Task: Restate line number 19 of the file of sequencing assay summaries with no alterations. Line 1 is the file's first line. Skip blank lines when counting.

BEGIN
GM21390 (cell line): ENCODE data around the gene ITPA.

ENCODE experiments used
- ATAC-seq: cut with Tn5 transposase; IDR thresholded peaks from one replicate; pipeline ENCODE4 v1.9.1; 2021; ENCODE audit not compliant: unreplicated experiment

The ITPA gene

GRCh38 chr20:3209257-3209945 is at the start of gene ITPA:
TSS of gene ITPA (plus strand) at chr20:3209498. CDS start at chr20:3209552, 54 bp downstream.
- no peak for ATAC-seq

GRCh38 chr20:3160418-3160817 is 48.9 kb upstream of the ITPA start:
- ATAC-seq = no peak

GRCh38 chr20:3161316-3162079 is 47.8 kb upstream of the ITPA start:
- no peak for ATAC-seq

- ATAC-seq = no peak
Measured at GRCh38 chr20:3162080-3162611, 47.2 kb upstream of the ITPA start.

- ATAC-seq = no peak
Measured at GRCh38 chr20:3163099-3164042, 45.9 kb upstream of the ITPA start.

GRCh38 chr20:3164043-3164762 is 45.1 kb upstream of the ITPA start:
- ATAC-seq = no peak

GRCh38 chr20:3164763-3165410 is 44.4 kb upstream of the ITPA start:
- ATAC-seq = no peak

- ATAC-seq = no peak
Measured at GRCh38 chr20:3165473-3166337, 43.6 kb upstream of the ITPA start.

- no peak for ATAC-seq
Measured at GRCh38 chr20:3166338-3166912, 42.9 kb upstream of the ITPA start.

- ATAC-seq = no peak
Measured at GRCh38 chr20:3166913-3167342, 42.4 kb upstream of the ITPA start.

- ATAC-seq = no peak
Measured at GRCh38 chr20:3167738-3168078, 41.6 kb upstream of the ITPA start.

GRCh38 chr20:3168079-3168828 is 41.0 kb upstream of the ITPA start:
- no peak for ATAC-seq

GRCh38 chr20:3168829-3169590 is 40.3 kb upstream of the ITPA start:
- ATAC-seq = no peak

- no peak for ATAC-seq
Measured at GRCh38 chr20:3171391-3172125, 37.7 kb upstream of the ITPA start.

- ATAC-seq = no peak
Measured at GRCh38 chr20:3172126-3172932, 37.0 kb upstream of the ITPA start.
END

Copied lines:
- ATAC-seq = no peak